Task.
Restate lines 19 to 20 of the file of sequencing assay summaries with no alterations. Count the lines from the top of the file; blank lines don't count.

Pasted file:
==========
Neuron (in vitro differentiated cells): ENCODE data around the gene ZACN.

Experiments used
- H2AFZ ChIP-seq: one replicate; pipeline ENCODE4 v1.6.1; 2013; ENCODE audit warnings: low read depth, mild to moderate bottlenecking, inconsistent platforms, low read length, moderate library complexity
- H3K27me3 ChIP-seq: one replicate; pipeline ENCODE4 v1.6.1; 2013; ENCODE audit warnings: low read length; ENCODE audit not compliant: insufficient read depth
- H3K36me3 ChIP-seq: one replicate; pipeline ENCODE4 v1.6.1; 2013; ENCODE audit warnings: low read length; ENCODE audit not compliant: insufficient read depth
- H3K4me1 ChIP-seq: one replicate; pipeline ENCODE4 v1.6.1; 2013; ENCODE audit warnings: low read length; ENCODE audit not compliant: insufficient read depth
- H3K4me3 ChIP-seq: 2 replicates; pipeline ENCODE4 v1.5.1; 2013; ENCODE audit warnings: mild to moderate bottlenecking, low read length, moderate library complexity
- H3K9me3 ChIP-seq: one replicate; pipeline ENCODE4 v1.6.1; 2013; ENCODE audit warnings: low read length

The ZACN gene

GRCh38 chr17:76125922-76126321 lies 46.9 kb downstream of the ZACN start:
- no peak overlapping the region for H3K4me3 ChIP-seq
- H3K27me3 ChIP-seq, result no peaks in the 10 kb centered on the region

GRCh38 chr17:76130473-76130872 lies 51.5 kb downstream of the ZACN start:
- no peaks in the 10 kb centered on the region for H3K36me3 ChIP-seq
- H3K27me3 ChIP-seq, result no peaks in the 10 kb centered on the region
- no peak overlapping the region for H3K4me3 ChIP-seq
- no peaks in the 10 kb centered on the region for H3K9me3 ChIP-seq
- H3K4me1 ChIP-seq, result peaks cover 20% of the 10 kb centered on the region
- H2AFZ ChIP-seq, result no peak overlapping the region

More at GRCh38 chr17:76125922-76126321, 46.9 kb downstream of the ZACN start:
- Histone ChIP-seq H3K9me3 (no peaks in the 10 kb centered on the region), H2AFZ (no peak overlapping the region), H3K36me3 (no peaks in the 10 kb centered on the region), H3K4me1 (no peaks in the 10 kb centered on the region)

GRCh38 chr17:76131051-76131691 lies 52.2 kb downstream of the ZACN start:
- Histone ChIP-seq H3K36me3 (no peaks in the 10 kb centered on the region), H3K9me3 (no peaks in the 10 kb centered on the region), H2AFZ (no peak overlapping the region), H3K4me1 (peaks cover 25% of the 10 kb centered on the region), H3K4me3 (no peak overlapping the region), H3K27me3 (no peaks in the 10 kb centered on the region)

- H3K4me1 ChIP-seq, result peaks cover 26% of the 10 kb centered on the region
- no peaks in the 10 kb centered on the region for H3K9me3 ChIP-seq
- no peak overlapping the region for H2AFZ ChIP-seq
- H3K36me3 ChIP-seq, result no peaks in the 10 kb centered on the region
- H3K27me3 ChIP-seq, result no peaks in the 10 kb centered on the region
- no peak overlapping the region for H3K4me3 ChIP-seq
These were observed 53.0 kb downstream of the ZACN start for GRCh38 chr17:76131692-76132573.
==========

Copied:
- H2AFZ ChIP-seq, result no peak overlapping the region

More at GRCh38 chr17:76125922-76126321, 46.9 kb downstream of the ZACN start: